self._sync_memory_engine = create_engine(
            url=SQLITE_SYNC_URL_PREFIX + in_memory_url, echo=self.sql_echo
        # Use sync engines to copy DB to memory
        backup_db(source_db=sync_disk_engine, target_db=self._sync_memory_engine)
        # Create async engine at same memory location
        self._async_memory_engine = create_async_engine(
            url=SQLITE_ASYNC_URL_PREFIX + in_memory_url, echo=self.sql_echo
        self._async_sessionmaker = sessionmaker(
            self._async_memory_engine, class_=AsyncSession

Compatibility with FastAPI’s dependency injection is provided by this method:

    async def __call__(self) -> AsyncIterator[AsyncSession]:
        """Used by FastAPI Depends"""
        assert self._async_sessionmaker, "No sessionmaker. Run setup() first."
        async with self._async_sessionmaker() as session:
            yield session

(Thank you to the FastAPI Pagination project for inspiration!)

Use with FastAPI looks like this:

from fastapi import Depends, FastAPI
from sqlalchemy import select
from sqlalchemy.ext.asyncio import AsyncSession

from async_in_memory_db import InMemoryDatabase
from example_data import DB_FILENAME, User

app = FastAPI()
db = InMemoryDatabase()

async def setup_db():

async def example_route(session: AsyncSession = Depends(db)) -> list[User]:
    results = await session.execute(select(User))
    return results.scalars().all()

And here’s what you get in your web browser:

JSON response from in-memory DB

Please see the python_async_in_memory_db GitHub repo for the full code, including an example standalone query that doesn’t use FastAPI.

Is this technique useful to you? Can you see any potential pitfalls that I’ve overlooked?

Let me know in the comments below!

Extract Microsoft To Do steps/sub-tasks from your web browser (with Asana import example)

Hey. Are you stuck in the year 2020?

Are you trying backup Microsoft To Do tasks with PowerShell and Microsoft Graph?

Have you become infuriated because the Graph API doesn’t let you export sub-tasks?

Well, the good news is that in 2022 – in the future – Microsoft Graph will add support for what they call a checklistItem resource type, which you could very possibly add to the PowerShell solution.

But for the rest of this blog post, let’s pretend that’s not the case, because there is a neat way of extracting all your Microsoft To Do data from your very own web browser.

So stop washing that orange, pick up the nearest fidget spinner, and let’s get crocing…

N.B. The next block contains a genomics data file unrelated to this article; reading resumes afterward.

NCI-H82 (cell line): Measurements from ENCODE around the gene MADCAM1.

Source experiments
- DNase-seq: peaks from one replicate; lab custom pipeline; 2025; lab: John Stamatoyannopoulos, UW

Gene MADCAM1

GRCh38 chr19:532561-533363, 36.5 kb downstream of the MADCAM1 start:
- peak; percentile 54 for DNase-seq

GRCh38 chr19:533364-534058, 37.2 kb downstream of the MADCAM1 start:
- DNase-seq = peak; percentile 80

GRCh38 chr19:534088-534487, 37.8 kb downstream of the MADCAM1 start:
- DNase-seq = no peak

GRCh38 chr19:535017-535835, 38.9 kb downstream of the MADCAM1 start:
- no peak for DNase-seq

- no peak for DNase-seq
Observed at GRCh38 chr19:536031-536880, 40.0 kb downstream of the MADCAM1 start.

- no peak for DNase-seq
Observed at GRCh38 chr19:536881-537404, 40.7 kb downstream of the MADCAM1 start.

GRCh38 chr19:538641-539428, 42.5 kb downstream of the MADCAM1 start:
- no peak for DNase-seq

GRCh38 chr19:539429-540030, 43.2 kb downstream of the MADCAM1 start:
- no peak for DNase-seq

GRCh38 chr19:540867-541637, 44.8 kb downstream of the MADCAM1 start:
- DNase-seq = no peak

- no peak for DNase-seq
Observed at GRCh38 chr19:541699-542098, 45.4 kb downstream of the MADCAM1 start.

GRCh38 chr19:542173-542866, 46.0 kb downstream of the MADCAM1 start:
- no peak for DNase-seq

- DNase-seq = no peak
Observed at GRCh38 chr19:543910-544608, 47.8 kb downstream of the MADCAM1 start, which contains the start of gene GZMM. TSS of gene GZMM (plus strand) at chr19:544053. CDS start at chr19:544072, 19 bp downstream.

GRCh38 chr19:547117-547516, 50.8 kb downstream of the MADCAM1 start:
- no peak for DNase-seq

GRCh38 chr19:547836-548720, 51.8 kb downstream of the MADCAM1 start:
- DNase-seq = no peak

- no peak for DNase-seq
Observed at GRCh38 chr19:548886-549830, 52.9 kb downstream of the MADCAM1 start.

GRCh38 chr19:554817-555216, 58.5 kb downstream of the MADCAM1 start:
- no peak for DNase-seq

Index success

When you open To Do in your web browser, you see all of your lists, tasks, sub-tasks, and so on. If you disconnect from the internet, you can still click through everything. So “the stuff” must be somewhere on your device. But what is the stuff and where does it live?

Microsoft To Do is a single-page application and it stores its data in IndexedDB, a client-side data store built into modern web browsers. Here’s what my To Do database looks like in Chrome’s developer tools:

And here’s an example from my lists, the somewhat-useful “List o list”:

You see that the list has a unique identifier – id. As you might hope, a task has a field called list_id, which links it to its parent. A task has an id of its own, which is referenced by a step (sub-task) as – you guessed it – task_id. It’s IDs all the way and the data we need is clearly there. But how do we get it?

Requesting extraction

Thankfully, Florian Reuschel has written a fantastic code snippet that lets you dump an IndexedDB database to JSON in your dev tools console. I’ve put some step-by-step instructions on GitHub here.

The JSON file on its own serves as a form of backup – all of your data is present, even if it’s not in an immediately useful format.

I’ve also put a Python script on GitHub that converts the JSON file to Asana’s CSV Importer format.

It was a “write once, run once” kind of thing, made for someone who got in touch via my blog (hi Charlie!). It’s not a masterpiece of modular software design and it has to deal with some quirks in Asana’s API. But I think it’s fairly easy to reason with and hopefully can serve as inspiration if you need to do something similar.

Does it even work?


From this:

The OG “List o list”

Via this: